Mike Keiser was able to capture the spirit of links golf at Bandon Dunes, and now many American golfers have their religious moment as they play along the Pacific Ocean in Oregon. The courses aren't old but they feel the ancient magic of the game.
I'm just guessing, but I imagine that their inner voice goes something like this: "Holy Tom Morris, great patron of the links, have mercy on my golfing soul for I did not know what I was missing."

Sunday, May 23, 2010

The Macdonald School of Design

"Contrary to modern architecture, where the line of play is clearly delineated by the designer, many of the classic courses left descisions on the ideal line of play entirely up to the individual.  Macdonald sought to make his course more than a simple objective test of skill, but strove to compose challenge that gave the game its essential subjective interest." -- George Bahto 

There, in a nutshell, is the essence of Macdonald's approach to golf architecture.  He didn't design courses that dictate what a golfer must do.  Strange to say, this big, blustery man with the big, blustery ego, a man who seems to have enjoyed telling others what to do, understood that the designer of a golf course had to stand back.  He couldn't bark orders.  He had to provide golfers the opportunity to make their own decisions about how to play a course.

Given how Macdonald began his quest to build an ideal course, this was by no means an inevitable conclusion.  His interest had been piqued by an article in a 1901 volume of Golf Illustrated which posed the question:  Which Are the Most Difficult Holes in the World?
Many leading players answered the question, and many holes that made the list are today regarded as iconic.  The Road hole, of course.  The Redan.  The Alps, the Long, the Eden.

Macdonald decided to use these tried-and-tested holes as his models, but the genius of his plan was to recognize that he needn't produce exact replicas.  The thrill of playing the Alps wasn't just hitting a ball over a high hill (though there is joy in it!).  No, the full satisfaction came from playing the hole successfully from tee to green, from choosing a method of attack and executing it as planned.

Macdonald and his associate/successor Seth Raynor built many courses that have become American classics, and they stuck to their repertory of holes.   If you just read the names of the holes that appear on many of their course -- Redan, Long, Road, Short, Punch Bowl, Short, Biarritz, Cape -- you could easily conclude that they didn't have much imagination.  They seemed to build the same hole over and over.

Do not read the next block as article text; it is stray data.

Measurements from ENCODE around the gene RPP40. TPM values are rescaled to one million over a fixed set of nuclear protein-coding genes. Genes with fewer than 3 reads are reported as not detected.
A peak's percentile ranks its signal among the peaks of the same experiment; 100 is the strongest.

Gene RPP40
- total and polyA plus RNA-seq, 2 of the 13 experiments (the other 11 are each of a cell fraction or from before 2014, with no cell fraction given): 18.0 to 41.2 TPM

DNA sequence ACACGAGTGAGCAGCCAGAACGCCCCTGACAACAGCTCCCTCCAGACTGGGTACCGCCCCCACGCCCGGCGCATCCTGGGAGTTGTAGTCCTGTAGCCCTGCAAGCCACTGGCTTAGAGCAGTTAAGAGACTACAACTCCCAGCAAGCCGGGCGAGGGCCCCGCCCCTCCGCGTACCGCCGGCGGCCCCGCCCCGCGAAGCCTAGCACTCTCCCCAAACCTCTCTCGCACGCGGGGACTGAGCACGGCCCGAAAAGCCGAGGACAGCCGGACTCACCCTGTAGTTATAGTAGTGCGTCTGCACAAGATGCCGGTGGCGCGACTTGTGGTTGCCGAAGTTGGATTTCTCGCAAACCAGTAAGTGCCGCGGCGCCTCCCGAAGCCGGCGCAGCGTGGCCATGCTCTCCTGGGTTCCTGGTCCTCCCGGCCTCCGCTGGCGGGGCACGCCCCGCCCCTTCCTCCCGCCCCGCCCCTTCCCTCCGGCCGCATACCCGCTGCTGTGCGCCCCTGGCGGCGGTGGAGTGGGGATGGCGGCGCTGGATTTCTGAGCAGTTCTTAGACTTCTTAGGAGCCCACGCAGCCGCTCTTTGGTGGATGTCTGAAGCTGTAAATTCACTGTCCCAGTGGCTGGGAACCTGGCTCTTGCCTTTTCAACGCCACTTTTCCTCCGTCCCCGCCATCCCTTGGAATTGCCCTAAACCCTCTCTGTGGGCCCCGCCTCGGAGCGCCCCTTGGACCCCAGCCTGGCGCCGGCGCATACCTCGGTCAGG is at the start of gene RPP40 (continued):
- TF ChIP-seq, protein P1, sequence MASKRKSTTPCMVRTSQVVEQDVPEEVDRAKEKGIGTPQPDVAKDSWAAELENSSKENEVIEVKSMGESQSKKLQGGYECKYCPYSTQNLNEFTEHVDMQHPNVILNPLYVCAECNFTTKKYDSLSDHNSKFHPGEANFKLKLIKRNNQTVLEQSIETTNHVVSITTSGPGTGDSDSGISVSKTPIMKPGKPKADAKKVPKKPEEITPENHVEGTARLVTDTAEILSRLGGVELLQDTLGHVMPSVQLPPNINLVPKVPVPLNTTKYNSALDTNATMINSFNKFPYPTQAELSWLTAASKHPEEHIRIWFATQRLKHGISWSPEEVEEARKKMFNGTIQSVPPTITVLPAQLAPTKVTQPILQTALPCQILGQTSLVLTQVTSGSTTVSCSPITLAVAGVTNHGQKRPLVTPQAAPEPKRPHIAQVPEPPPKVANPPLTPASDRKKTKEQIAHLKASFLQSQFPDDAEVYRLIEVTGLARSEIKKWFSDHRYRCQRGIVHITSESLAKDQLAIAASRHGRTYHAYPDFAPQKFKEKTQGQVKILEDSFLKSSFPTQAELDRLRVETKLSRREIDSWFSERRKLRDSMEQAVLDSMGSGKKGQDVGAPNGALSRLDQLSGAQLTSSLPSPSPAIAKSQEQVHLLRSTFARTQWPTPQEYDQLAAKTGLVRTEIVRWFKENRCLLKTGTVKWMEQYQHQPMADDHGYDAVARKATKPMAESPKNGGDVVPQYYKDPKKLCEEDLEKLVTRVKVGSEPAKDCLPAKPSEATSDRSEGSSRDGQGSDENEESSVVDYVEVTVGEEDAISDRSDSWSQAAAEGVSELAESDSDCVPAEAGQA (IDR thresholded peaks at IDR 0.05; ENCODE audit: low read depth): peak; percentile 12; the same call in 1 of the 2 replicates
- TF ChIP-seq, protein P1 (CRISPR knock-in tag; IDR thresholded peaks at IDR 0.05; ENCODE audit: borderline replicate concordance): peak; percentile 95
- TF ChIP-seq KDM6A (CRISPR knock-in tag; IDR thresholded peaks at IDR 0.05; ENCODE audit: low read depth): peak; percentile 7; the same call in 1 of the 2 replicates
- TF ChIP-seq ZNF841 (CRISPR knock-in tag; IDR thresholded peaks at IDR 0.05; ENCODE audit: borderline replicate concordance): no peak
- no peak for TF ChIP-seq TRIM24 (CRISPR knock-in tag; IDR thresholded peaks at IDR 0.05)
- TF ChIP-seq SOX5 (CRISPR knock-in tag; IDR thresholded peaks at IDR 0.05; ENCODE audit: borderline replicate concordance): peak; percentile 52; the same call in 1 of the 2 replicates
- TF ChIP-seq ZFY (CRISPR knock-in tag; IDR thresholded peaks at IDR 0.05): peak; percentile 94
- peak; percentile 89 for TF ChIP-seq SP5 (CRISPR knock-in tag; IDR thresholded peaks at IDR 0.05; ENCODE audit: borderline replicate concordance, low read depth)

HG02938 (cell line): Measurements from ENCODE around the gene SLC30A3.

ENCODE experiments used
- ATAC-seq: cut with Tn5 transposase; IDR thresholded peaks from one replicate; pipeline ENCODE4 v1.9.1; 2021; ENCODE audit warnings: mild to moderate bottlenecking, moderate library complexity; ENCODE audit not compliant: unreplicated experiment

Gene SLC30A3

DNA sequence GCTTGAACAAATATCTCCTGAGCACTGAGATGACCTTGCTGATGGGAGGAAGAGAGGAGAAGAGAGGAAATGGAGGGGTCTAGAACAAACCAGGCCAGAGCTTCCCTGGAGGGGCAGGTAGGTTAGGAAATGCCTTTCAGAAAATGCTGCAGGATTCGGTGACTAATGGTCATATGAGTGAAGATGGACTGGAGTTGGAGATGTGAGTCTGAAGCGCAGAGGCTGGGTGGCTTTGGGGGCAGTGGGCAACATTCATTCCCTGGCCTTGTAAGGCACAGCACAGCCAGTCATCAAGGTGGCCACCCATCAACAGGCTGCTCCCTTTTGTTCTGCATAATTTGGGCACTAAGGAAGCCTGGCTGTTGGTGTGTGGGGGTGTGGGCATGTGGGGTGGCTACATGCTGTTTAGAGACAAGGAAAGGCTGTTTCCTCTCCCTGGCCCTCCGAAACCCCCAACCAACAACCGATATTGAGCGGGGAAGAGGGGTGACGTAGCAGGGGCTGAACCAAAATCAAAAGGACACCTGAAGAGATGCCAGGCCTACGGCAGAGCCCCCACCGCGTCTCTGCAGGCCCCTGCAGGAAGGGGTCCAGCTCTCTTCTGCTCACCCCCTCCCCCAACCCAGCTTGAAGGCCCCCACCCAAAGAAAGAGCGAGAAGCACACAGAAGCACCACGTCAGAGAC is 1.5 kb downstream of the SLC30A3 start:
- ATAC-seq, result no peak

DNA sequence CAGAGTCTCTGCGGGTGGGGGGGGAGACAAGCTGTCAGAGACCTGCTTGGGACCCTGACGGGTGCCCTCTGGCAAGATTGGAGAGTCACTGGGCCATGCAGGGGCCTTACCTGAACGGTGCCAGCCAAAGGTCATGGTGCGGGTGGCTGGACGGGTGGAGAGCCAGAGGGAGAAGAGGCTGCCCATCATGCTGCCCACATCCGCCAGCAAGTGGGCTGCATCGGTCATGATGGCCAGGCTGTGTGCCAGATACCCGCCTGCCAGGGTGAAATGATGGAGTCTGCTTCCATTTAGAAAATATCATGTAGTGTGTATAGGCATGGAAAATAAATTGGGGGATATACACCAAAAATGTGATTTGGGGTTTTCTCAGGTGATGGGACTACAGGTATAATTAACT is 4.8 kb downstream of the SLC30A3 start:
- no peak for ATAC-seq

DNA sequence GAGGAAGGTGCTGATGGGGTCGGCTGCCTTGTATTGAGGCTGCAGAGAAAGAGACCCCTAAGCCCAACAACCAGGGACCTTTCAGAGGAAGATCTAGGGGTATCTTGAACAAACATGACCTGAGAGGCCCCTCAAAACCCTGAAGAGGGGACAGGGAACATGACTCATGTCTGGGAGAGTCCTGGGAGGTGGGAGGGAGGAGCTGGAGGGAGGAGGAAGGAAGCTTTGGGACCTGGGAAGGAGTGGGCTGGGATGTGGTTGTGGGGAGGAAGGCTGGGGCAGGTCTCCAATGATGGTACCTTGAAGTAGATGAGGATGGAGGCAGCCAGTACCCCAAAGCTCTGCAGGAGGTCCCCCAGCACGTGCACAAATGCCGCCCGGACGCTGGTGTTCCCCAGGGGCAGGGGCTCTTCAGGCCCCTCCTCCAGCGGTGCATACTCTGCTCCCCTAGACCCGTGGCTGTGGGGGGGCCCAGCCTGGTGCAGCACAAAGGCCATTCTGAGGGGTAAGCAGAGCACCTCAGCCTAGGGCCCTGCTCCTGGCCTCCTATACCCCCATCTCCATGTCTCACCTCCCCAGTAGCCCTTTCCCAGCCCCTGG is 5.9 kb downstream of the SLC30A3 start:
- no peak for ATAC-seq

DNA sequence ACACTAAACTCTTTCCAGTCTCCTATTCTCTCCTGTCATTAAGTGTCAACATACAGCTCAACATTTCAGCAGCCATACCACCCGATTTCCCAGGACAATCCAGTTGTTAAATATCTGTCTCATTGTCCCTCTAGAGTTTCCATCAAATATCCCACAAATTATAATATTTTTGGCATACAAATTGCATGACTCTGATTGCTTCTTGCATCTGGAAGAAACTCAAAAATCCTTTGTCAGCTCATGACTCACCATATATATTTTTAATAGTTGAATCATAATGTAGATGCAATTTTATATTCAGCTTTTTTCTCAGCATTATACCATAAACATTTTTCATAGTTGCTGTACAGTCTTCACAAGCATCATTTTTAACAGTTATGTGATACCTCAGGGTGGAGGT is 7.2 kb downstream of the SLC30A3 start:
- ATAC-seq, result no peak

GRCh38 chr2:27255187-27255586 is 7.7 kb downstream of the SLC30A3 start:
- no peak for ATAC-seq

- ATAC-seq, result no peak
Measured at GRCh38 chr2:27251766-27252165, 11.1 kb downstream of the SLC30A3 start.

But when you actually see these holes, you realize how how much variation there can be from course to course.  Just look at the two shots of the Redans here.  Actually, since you can't see much in either of the pictures, I'll have to ask you to take me at my word. The top one is the Redan at the Chicago Golf Club, and the picture doesn't really do justice to the size of the green which stands high in its flat surroundings. This green looks like the roof of a house.The lower shot is of the Redan at National. Standing on the tee, you see just a sliver of green with the rest sloping away. They're both intimidating shots, but the Chicago Redan intimidates but showing you the wild slope of the green; the Redan at National intimidates by not revealing all of its dangers.

The Redan is probably the most frequently imitated hole in golf. For Macdonald's views on the hole, hit the link "Consider the Redan." And I can't resist adding that the hole was named for a fortress in Russia that was besieged by British forces during the Crimean War. Manned by Russian artillery, the "Great Redan" acquired a reputation as an impregnable fortification. The image at the right is from the Museum at Sebastopol.

Thursday, May 20, 2010

The Lido

"Lido is the finest course in the world.  It is a standing miracle, the wonder of which will never fade." -- Bernard Darwin

After the success of the first three courses at Bandon Dunes, Mike Keiser knew hat he wanted to build a fourth course,  and his first idea was to reconstruct the Lido, a long-lost Macdonald masterpiece and the most famous of America's lost course.
The Lido was built at staggering expense on Long Island, where Macdonald dredged 2,000,000 cubic yards of sand to fill in a marshy site.  The rough was created by hand-planting 1,000,000 bents, rushes, and eel grass plants.  Several holes were built around a lagoon, and the overall result was a course that rivaled the National.